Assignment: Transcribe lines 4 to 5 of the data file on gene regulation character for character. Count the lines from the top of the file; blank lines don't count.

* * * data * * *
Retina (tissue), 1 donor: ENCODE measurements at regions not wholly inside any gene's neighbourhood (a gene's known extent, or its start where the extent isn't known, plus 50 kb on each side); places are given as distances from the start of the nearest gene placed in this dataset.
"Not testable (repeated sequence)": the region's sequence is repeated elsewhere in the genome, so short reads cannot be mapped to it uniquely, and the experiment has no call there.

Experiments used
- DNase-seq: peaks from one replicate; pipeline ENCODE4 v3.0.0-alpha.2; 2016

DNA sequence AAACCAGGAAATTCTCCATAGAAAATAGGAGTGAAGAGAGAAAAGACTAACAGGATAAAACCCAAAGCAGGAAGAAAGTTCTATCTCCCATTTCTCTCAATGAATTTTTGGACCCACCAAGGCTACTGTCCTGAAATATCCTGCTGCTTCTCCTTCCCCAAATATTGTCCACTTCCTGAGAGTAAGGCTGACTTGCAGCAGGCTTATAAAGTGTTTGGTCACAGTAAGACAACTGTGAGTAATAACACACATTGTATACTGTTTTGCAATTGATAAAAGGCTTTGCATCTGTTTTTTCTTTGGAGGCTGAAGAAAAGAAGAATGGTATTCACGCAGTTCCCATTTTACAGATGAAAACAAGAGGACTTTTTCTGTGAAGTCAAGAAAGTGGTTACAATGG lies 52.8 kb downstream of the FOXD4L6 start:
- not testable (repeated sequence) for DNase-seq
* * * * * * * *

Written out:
- DNase-seq: peaks from one replicate; pipeline ENCODE4 v3.0.0-alpha.2; 2016

DNA sequence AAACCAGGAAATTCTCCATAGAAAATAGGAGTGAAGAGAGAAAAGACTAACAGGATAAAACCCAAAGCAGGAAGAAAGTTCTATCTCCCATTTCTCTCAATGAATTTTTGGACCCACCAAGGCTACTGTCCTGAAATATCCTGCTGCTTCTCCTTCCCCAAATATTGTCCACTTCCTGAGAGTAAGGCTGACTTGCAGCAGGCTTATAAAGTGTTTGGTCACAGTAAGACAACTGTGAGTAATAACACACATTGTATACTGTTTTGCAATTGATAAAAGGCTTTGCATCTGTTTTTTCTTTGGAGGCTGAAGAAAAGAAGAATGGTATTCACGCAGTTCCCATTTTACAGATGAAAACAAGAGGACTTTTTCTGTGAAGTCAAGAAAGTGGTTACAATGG lies 52.8 kb downstream of the FOXD4L6 start: